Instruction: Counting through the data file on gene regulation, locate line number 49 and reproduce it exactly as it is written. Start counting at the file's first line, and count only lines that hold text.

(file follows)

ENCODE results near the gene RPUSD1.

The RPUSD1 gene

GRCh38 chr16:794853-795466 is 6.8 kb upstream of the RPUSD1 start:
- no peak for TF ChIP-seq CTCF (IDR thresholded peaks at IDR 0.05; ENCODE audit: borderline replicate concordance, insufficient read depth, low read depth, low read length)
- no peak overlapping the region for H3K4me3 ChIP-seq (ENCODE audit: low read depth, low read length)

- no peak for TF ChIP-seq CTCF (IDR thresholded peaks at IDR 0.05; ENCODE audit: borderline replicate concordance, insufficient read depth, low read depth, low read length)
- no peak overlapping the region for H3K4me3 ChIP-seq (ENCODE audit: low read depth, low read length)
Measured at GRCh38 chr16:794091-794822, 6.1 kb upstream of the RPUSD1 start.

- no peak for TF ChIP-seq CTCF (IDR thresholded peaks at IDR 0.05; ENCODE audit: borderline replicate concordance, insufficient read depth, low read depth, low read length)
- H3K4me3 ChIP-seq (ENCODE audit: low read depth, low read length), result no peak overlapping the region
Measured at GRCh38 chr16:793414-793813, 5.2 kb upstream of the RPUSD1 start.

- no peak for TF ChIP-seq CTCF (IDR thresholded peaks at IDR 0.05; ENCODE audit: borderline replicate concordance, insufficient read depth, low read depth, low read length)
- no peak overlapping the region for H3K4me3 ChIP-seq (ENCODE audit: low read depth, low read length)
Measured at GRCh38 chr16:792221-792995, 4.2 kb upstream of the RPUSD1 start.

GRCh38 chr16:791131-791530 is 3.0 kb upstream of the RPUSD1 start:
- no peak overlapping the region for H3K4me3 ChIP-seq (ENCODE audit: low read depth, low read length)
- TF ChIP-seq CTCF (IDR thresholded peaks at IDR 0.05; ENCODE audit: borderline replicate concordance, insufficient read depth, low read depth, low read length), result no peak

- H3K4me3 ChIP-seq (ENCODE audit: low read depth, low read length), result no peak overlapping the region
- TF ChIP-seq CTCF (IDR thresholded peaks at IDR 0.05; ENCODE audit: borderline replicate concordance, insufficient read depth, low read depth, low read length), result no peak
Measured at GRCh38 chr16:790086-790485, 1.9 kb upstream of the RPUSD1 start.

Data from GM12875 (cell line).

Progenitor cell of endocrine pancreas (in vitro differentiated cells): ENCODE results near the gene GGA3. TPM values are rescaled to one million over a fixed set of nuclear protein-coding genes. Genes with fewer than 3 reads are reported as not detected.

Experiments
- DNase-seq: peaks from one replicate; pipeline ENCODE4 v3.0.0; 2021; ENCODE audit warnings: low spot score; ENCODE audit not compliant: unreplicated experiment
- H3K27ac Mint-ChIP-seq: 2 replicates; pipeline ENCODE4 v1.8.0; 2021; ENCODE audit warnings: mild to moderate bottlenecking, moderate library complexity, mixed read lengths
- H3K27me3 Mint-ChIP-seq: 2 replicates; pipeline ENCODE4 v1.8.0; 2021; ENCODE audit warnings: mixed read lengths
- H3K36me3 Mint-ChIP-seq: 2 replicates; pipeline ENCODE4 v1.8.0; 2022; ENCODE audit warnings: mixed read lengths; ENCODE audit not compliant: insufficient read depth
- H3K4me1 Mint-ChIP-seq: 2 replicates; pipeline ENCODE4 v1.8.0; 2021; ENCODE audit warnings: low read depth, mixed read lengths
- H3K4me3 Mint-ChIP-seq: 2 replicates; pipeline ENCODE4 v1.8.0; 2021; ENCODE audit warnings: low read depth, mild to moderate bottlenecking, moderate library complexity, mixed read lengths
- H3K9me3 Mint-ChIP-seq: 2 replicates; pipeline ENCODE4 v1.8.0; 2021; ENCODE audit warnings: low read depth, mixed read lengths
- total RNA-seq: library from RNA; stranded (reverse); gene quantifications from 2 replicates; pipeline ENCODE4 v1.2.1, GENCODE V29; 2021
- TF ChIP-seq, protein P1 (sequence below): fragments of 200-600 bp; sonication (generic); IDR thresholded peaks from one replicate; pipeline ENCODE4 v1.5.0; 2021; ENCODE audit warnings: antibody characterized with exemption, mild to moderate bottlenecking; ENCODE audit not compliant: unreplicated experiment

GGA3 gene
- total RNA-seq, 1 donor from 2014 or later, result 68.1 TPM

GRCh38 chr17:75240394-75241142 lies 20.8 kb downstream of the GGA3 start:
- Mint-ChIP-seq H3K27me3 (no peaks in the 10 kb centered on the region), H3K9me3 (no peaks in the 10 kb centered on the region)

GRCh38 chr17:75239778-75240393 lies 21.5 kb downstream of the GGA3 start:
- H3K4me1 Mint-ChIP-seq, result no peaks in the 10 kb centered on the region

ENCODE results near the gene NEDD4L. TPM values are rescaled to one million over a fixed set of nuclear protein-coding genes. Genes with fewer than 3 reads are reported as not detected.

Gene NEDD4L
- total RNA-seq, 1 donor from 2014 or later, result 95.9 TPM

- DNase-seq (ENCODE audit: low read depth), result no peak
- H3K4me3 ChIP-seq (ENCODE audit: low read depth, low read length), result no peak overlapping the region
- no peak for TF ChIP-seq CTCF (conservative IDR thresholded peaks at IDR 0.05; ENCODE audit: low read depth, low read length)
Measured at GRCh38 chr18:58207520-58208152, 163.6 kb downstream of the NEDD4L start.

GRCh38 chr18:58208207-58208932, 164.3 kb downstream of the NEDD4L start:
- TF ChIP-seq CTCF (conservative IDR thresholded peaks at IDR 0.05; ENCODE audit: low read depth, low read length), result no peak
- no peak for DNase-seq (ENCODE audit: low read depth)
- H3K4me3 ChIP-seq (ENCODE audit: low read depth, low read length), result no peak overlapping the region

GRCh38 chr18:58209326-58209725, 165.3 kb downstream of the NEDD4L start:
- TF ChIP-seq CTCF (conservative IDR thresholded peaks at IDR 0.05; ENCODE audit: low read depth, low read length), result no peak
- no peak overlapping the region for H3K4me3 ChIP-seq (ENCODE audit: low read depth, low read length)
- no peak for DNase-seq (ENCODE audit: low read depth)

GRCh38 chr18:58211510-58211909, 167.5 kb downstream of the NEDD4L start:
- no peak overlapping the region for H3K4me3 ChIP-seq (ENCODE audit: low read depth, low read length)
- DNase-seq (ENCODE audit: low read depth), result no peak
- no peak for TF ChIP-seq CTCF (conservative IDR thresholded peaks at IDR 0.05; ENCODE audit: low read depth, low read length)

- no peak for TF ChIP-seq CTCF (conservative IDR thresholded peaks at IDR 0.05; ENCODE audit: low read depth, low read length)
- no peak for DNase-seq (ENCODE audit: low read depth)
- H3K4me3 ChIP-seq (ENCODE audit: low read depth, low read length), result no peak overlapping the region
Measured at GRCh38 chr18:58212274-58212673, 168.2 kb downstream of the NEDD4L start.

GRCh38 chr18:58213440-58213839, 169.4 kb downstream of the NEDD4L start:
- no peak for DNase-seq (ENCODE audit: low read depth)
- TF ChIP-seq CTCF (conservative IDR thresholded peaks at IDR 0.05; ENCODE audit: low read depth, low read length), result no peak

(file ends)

- H3K4me3 ChIP-seq (ENCODE audit: low read depth, low read length), result no peak overlapping the region